The creation of such characters as Ravi, Baljeet, Apu and most other South Asian characters in American media has formed a caricature of South Asians that is used by white people for humor or personal advancement. When people grow up consuming inaccurate representations of different communities they have minimal real-life interactions with, they expect these individuals to reflect the same stereotypes that they see on TV and in the media. As children, almost every one of my South Asian friends and I were mocked with accents similar to that of Apu’s and assumed to fit all aspects of the Desi stereotype.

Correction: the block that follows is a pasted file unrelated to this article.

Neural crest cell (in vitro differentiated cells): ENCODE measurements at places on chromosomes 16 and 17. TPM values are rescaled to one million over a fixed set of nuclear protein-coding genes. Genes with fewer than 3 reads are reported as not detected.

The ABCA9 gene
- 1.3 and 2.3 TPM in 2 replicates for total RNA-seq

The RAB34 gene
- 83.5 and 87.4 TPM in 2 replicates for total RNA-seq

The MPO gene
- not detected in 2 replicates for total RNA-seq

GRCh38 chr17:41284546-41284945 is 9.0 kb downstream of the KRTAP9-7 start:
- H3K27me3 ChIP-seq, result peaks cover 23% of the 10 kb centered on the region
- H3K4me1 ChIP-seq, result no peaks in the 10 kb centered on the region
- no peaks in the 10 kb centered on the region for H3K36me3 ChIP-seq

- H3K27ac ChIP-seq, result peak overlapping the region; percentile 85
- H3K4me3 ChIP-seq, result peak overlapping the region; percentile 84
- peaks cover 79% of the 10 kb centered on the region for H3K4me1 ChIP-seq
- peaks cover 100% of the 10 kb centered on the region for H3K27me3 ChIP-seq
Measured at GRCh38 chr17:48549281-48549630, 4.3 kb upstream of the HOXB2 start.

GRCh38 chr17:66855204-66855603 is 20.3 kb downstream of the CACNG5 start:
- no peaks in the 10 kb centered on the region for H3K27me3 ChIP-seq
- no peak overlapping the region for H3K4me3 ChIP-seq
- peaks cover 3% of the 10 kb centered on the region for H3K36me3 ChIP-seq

Most of my confusion of my racial identity has stemmed from these instances of racism and my struggle to understand how I could separate myself from these stereotypes. To the creators of Ravi, Baljeet, Apu and other harmful characters who exacerbate the stereotyping of South Asians: you have minimized the struggles and legitimacy of the Desi diasporic experience down to elements that you found entertaining. You conditioned me to be ashamed of my parents’ accents growing up. You taught me that having an accent makes an individual other-worldly and less deserving of respect and my white peers have become accustomed to turning off their ears when addressed by an immigrant because they assume what they say will not be important. If only you recognized that these accents are much more than a variation of language but an embodiment of the struggles and strengths of immigrants. More than anything else, among all the tired jokes about South Asians, the ones about Desi people owning convenience stores dismiss the significance of what these jobs have done for South Asian families, as sole proprietorship has given immigrants the liberty to function in a workspace with significantly less racial profiling compared to the white-dominated, white-collar workforce.